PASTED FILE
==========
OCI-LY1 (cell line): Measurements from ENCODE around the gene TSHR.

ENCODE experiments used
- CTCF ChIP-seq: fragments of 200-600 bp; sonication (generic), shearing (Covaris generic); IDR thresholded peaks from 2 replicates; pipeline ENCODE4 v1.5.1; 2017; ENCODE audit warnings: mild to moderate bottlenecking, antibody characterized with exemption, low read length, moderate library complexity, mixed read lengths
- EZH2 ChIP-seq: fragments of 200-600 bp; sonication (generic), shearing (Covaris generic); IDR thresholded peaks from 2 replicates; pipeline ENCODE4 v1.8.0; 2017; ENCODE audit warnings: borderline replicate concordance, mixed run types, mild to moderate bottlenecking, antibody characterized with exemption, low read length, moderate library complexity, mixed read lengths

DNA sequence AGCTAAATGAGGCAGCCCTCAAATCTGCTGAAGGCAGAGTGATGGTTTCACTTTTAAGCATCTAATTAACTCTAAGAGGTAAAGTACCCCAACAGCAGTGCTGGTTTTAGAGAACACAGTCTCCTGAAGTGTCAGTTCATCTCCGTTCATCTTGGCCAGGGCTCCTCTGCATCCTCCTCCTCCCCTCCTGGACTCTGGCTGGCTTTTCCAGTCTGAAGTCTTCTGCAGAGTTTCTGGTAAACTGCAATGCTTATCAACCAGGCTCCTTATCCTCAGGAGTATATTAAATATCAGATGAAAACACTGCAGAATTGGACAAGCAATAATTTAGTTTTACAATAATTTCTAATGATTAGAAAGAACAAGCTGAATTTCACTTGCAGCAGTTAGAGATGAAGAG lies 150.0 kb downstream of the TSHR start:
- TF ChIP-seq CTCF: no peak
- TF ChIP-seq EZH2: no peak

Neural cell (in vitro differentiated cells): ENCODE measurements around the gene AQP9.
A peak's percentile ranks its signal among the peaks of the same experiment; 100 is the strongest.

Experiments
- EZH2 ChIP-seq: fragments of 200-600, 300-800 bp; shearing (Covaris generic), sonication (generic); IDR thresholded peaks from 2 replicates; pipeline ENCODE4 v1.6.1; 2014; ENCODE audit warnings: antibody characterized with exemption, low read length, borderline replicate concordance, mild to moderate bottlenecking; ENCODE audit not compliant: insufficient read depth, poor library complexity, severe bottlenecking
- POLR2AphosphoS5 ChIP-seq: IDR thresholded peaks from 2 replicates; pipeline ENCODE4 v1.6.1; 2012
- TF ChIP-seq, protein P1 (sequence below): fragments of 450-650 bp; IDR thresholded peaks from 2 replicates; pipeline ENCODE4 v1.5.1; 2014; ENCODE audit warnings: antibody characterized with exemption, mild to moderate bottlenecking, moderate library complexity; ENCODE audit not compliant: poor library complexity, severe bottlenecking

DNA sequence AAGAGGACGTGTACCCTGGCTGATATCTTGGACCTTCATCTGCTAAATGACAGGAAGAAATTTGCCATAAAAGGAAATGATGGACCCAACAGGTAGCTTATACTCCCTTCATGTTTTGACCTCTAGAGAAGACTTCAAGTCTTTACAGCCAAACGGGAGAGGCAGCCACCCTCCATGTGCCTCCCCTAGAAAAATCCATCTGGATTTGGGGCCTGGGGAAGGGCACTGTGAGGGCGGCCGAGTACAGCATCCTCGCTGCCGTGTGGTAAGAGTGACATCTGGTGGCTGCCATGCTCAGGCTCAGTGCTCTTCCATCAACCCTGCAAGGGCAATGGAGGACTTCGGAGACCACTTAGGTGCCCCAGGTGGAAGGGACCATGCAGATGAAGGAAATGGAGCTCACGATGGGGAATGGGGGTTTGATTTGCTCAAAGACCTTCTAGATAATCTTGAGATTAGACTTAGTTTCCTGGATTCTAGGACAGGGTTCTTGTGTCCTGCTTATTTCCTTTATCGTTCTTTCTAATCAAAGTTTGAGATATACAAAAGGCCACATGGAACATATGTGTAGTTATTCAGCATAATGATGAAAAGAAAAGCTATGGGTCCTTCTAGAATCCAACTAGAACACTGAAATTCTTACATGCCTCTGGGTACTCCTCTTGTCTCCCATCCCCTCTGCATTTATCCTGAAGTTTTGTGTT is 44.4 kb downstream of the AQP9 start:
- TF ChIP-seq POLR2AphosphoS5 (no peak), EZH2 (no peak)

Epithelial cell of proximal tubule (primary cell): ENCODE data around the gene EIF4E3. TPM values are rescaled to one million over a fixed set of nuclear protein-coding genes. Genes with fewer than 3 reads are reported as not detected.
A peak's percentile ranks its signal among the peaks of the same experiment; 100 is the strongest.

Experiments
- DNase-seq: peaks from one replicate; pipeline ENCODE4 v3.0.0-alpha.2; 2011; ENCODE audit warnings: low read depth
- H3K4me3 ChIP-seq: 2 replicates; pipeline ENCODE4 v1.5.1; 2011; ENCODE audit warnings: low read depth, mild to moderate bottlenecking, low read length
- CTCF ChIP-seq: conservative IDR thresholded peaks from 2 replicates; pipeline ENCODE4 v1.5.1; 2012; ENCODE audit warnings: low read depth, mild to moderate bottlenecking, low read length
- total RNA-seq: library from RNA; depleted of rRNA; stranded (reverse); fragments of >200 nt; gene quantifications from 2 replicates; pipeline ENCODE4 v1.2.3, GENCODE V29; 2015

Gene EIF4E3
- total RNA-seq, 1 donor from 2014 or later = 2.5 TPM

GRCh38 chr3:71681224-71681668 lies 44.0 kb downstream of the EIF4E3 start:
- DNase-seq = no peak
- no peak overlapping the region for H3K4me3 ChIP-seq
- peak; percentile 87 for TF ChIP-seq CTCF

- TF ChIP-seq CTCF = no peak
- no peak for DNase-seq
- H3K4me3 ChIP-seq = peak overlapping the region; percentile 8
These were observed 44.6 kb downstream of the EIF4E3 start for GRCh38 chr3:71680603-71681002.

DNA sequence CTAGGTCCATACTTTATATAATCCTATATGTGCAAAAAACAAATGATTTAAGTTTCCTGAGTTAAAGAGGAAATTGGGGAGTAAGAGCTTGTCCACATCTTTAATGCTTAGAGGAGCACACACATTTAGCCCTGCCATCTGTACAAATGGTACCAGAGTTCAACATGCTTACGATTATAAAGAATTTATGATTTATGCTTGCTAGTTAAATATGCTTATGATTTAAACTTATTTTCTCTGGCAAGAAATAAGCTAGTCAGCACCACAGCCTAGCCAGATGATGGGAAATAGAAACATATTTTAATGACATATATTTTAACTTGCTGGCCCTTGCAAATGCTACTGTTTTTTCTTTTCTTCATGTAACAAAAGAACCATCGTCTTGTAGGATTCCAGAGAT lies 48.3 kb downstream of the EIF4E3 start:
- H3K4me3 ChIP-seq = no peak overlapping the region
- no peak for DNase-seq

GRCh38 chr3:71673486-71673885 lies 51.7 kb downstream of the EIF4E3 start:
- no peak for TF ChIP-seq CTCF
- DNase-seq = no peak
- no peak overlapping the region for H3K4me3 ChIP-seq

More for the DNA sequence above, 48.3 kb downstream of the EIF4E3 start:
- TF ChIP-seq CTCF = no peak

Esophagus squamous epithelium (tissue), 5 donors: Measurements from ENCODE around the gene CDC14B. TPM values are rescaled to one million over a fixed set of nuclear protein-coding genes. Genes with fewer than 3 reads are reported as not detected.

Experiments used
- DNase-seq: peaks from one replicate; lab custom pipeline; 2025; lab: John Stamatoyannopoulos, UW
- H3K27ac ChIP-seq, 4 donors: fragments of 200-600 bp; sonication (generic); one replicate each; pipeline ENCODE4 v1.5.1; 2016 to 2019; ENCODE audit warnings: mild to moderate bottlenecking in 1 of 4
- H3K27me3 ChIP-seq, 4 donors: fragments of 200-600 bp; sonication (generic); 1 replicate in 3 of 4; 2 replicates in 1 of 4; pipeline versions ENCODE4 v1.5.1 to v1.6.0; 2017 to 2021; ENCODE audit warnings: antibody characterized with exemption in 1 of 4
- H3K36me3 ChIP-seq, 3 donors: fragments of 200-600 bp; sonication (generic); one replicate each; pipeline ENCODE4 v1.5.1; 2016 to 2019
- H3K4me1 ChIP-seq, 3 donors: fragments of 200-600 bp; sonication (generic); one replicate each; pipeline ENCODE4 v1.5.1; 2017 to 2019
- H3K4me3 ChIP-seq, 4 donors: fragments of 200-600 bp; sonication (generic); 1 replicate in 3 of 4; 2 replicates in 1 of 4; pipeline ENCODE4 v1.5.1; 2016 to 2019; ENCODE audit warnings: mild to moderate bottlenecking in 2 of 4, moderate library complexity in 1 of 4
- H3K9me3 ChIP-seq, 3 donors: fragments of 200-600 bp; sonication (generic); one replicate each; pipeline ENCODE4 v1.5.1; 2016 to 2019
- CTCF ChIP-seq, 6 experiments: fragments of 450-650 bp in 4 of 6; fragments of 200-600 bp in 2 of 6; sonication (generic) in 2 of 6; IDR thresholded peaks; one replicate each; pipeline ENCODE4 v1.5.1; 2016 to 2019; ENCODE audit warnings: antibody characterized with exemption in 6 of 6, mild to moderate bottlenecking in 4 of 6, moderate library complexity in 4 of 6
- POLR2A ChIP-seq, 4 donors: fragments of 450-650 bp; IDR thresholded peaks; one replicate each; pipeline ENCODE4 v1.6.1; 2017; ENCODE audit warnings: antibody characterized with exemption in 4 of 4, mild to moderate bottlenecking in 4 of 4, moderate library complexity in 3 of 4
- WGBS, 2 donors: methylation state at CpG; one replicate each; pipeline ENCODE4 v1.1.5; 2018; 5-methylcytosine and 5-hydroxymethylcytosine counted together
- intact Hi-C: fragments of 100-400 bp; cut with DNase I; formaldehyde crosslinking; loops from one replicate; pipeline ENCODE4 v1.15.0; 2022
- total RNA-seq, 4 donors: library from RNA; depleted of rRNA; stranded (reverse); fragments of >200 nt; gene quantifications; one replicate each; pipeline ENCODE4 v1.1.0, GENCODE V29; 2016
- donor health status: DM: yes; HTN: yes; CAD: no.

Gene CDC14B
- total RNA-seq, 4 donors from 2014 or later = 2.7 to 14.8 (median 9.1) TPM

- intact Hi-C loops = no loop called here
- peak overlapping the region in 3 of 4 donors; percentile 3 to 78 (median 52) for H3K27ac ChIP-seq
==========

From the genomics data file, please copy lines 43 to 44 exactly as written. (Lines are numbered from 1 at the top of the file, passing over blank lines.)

Experiments used
- DNase-seq: peaks from one replicate; lab custom pipeline; 2025; lab: John Stamatoyannopoulos, UW